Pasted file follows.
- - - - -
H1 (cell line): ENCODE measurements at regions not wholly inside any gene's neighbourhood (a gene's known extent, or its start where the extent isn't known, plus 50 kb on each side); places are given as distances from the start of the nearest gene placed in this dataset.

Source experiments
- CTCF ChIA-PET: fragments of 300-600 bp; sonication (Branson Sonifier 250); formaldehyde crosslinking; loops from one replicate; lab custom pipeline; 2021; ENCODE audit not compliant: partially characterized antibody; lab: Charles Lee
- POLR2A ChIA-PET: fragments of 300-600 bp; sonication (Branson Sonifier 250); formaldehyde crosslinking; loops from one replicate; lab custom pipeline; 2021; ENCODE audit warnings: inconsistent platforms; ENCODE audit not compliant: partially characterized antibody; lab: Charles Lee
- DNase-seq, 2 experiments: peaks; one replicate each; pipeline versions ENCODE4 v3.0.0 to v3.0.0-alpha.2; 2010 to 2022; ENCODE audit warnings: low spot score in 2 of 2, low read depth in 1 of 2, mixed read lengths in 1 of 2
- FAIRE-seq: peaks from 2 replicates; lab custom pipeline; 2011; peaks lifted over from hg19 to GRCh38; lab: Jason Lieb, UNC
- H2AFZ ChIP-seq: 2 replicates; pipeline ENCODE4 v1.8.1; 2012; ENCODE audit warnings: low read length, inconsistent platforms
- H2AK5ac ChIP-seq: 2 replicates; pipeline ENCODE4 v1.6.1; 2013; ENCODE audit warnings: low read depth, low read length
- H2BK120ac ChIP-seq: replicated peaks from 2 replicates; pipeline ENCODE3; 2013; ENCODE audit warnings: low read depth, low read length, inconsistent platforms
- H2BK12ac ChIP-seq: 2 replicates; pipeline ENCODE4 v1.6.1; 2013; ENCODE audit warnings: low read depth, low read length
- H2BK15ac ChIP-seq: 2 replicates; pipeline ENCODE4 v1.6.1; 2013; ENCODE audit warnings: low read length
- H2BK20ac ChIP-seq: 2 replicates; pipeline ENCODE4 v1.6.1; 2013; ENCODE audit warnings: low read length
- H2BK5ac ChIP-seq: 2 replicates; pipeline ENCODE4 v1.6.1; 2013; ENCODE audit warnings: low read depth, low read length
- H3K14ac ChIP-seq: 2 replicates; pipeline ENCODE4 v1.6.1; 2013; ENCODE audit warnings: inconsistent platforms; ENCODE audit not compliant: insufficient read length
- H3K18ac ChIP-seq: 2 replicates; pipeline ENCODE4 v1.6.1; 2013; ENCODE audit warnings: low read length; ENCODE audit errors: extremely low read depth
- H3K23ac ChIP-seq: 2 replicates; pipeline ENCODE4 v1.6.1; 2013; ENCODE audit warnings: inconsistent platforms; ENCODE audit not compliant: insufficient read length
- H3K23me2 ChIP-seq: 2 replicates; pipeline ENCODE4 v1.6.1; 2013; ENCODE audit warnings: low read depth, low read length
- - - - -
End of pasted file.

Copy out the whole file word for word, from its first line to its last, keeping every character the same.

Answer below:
H1 (cell line): ENCODE measurements at regions not wholly inside any gene's neighbourhood (a gene's known extent, or its start where the extent isn't known, plus 50 kb on each side); places are given as distances from the start of the nearest gene placed in this dataset.

Source experiments
- CTCF ChIA-PET: fragments of 300-600 bp; sonication (Branson Sonifier 250); formaldehyde crosslinking; loops from one replicate; lab custom pipeline; 2021; ENCODE audit not compliant: partially characterized antibody; lab: Charles Lee
- POLR2A ChIA-PET: fragments of 300-600 bp; sonication (Branson Sonifier 250); formaldehyde crosslinking; loops from one replicate; lab custom pipeline; 2021; ENCODE audit warnings: inconsistent platforms; ENCODE audit not compliant: partially characterized antibody; lab: Charles Lee
- DNase-seq, 2 experiments: peaks; one replicate each; pipeline versions ENCODE4 v3.0.0 to v3.0.0-alpha.2; 2010 to 2022; ENCODE audit warnings: low spot score in 2 of 2, low read depth in 1 of 2, mixed read lengths in 1 of 2
- FAIRE-seq: peaks from 2 replicates; lab custom pipeline; 2011; peaks lifted over from hg19 to GRCh38; lab: Jason Lieb, UNC
- H2AFZ ChIP-seq: 2 replicates; pipeline ENCODE4 v1.8.1; 2012; ENCODE audit warnings: low read length, inconsistent platforms
- H2AK5ac ChIP-seq: 2 replicates; pipeline ENCODE4 v1.6.1; 2013; ENCODE audit warnings: low read depth, low read length
- H2BK120ac ChIP-seq: replicated peaks from 2 replicates; pipeline ENCODE3; 2013; ENCODE audit warnings: low read depth, low read length, inconsistent platforms
- H2BK12ac ChIP-seq: 2 replicates; pipeline ENCODE4 v1.6.1; 2013; ENCODE audit warnings: low read depth, low read length
- H2BK15ac ChIP-seq: 2 replicates; pipeline ENCODE4 v1.6.1; 2013; ENCODE audit warnings: low read length
- H2BK20ac ChIP-seq: 2 replicates; pipeline ENCODE4 v1.6.1; 2013; ENCODE audit warnings: low read length
- H2BK5ac ChIP-seq: 2 replicates; pipeline ENCODE4 v1.6.1; 2013; ENCODE audit warnings: low read depth, low read length
- H3K14ac ChIP-seq: 2 replicates; pipeline ENCODE4 v1.6.1; 2013; ENCODE audit warnings: inconsistent platforms; ENCODE audit not compliant: insufficient read length
- H3K18ac ChIP-seq: 2 replicates; pipeline ENCODE4 v1.6.1; 2013; ENCODE audit warnings: low read length; ENCODE audit errors: extremely low read depth
- H3K23ac ChIP-seq: 2 replicates; pipeline ENCODE4 v1.6.1; 2013; ENCODE audit warnings: inconsistent platforms; ENCODE audit not compliant: insufficient read length
- H3K23me2 ChIP-seq: 2 replicates; pipeline ENCODE4 v1.6.1; 2013; ENCODE audit warnings: low read depth, low read length